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Sunday, April 02, 2006

Priestly Celibacy and Female Ordination

This topic comes up over and over again and I have to admit that at one point in my life, I also had not thought critically about this before suggesting that we allow priests to marry.

I obvioulsy did not understand marriage. I obviously did not have the ability to think critically; I was just spouting the same trash as groups like Call to Action and Voice of the Faithful. They don't understand Catholic theology and they don't seem to care. Too many people are wrapped up in what they believe and what they want to bother paying attention to what makes sense.

I, for one, am sick and tired of the rampaging minority. They're making American Catholics look like a bunch of fools, and only a few of us are really fools.

Let's think critically. What does a priest do? He celebrates Mass, and he's the only one among us with the authority to do so. That's why he's a spiritual leader, and that's why we call him Father. But his title is so much more than symbolism; it is Biblical and it is real. When a priest is ordained, it is a marriage ceremony between the Church and him; and each parish is his family.

What does a Marriage do? A marriage creates children, and in the case of a priest, we, the laity as a whole, are his spouse and the children are the progeny of the work of the Holy Spirit. The priest does not run the Church; he heads it and he leads us spiritually, as a good father should. We are family and we also work to keep the parish up in running; we provide money, we provide work, we provide society and even food. We clothe the poor and feed the hungry. And all the time, new converts come into the Church and infants are baptized into God's family.

Now we have to discuss again what a priest does: he administers the sacraments; Baptism, Reconciliation (Confession), Communion, Confirmation, Matrimony, Annointing of the sick, and if he has the authority, Holy Orders. What does all this entail? His entire life. The priest, when he is ordained, (meaning: sent), gives his life for his flock. He renounces the world in favor of helping the world find eternal life. He shepherds his flock. The teachings of the Church are the pastures and define the boundaries of the pasture land, and it is his job to protect us. Just as a father defines the parameters of where he will allow his children to go, so does a priest. A priest has a full time job; he has nary an hour to himself and if he does, he must be praying. He cannot do his job without the Lord at his side. He is on call at all hours for he cannot predict when one of his children/sheep may need his authority at their bedside to send them on their way if they need to go and meet Jesus in the next world. He constantly has people in need of his attention.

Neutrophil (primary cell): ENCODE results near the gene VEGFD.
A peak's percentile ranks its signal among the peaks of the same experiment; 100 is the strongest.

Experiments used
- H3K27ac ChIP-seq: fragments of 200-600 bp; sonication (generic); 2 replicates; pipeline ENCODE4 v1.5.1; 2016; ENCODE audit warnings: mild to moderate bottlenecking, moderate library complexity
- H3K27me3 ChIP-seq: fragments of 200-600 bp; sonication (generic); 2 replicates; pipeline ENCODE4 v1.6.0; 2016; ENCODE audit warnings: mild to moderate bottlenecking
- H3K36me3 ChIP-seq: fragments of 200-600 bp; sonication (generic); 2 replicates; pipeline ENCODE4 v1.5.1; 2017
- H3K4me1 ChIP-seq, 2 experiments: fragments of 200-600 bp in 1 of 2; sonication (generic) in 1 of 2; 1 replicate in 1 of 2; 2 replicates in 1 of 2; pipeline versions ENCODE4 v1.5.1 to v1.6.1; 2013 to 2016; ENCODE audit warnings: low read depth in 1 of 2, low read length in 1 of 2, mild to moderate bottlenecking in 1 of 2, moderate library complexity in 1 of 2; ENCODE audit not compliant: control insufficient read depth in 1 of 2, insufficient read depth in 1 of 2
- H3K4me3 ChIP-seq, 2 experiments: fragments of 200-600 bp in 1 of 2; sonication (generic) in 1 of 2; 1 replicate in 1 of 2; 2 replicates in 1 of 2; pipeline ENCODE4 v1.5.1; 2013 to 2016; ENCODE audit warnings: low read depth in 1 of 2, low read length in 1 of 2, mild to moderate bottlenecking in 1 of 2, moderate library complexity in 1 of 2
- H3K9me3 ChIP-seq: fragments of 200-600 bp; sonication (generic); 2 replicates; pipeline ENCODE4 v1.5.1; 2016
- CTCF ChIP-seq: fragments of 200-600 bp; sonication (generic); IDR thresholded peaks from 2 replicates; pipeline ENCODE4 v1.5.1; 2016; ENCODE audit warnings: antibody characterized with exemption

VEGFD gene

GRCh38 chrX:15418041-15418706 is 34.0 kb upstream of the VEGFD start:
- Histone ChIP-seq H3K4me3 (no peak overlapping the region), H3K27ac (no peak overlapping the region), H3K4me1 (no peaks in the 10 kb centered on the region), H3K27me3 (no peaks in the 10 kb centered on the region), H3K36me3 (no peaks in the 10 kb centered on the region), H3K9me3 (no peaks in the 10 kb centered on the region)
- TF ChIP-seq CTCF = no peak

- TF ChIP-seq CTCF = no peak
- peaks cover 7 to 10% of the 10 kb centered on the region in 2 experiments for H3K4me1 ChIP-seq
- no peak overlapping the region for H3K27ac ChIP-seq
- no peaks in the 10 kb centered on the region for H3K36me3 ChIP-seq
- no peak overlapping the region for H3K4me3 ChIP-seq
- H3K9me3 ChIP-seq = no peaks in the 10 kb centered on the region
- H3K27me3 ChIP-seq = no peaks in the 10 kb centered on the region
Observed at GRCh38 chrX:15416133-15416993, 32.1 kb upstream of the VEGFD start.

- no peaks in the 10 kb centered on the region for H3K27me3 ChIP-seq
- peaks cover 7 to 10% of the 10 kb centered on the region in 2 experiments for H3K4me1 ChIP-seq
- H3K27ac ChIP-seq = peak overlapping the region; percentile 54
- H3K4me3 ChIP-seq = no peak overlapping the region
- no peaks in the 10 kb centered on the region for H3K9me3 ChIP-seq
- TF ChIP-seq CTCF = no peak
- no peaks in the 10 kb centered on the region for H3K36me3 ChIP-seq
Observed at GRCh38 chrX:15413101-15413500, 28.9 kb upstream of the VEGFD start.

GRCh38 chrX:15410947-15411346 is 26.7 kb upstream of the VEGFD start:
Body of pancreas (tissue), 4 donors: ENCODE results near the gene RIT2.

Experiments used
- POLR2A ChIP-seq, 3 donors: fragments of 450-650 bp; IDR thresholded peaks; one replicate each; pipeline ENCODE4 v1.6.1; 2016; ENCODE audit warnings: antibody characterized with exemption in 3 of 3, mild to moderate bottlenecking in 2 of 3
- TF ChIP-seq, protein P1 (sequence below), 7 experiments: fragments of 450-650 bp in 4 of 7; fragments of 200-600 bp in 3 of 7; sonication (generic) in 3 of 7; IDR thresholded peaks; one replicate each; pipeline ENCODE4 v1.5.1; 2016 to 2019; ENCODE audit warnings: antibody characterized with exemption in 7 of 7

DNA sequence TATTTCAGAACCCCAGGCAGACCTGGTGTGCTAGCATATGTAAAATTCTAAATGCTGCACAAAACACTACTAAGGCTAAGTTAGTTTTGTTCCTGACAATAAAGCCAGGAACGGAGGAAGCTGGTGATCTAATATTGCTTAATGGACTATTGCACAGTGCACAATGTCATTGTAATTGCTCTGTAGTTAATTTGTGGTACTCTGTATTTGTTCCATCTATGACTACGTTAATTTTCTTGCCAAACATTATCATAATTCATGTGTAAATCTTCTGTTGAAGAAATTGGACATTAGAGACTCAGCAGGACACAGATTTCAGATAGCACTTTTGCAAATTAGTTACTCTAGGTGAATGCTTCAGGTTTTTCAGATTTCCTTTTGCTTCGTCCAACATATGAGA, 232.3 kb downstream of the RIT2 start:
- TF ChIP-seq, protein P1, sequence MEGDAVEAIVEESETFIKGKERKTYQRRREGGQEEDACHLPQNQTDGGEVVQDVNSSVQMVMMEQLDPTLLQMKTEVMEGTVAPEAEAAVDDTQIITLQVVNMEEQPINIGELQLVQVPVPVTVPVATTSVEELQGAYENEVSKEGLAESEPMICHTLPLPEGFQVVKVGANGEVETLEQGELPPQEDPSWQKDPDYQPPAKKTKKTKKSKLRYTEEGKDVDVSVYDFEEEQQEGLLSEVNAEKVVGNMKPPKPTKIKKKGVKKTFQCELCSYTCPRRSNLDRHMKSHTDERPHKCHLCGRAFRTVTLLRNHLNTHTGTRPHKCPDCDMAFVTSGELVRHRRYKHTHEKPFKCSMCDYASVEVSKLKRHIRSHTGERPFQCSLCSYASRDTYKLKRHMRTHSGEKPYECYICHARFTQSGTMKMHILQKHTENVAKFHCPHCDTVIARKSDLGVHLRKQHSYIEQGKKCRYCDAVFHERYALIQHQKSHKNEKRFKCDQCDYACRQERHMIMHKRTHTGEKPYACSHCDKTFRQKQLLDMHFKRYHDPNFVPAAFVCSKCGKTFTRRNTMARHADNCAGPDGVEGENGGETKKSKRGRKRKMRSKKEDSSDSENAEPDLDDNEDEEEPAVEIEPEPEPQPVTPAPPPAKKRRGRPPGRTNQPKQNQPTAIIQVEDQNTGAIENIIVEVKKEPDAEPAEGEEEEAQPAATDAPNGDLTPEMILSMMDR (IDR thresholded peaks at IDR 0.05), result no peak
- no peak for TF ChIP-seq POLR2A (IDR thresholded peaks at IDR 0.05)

The world would have us all believe that Marriage is only about sex and lust and the convenience of tax breaks, but to follow that philosophy is death. The world that seeks to teach this also calls as a solution the idea of the renunciation of priestly celibacy. Big surprise. As though sex is going to change anything.

The reality is that those religious orders and lay orders that call out for married priests are graying and thinning out. They may heartfully believe they are encouraging vocations, however the Holy Spirit is speaking to many and the true measure is in the real vocations; for both men and women religious and for priests, there is an upwards trend in late vocations, and for orthodoxy. Now that the outcry of the dissidents is dying out along with the fading of their hair color and health, the true voice of our Shepherd, our Triune God, is being heard, even by those late in life. My theory is that if so many had bothered to think critically, we would never have had a shortage in priests. The very dissonance between culture and real faith is the cause of the vocations shortage; crying out for non-celibate priests has prevented young men from aspiring to the seminary.

A priest is married to the Church. Let's explore this idea. Step back for a moment and consider what you know about the Church; consider her trappings. The Church is a living Church, and therefore is referred to by a personal pronoun: she, not "he". The Church is feminine in nature; consider the statues, the classic architecture throughout history; consider the music, the reverence in prayer. Isn't all of this very feminine? The contemplation, the meditation, these are classicly feminine atributes and practices women take up far more easily than most men. And yet, this does not exclude men, for the Church is both male and female in practice, but in presentation, very feminine.

Just as a zygote in biology is always feminine, that is "X", in order to become a male embryo, a "Y" is needed. All men are partially female at the foundation of their very personhood, just as the Church, as X, needs the priest to add the Y in order to come to fruition. This cycle is completed at ordination, just as it is completed in marriage.

God has ordered the world in such a way that male and female cannot exist without each other, and the union brings life at all levels of being, including spiritually.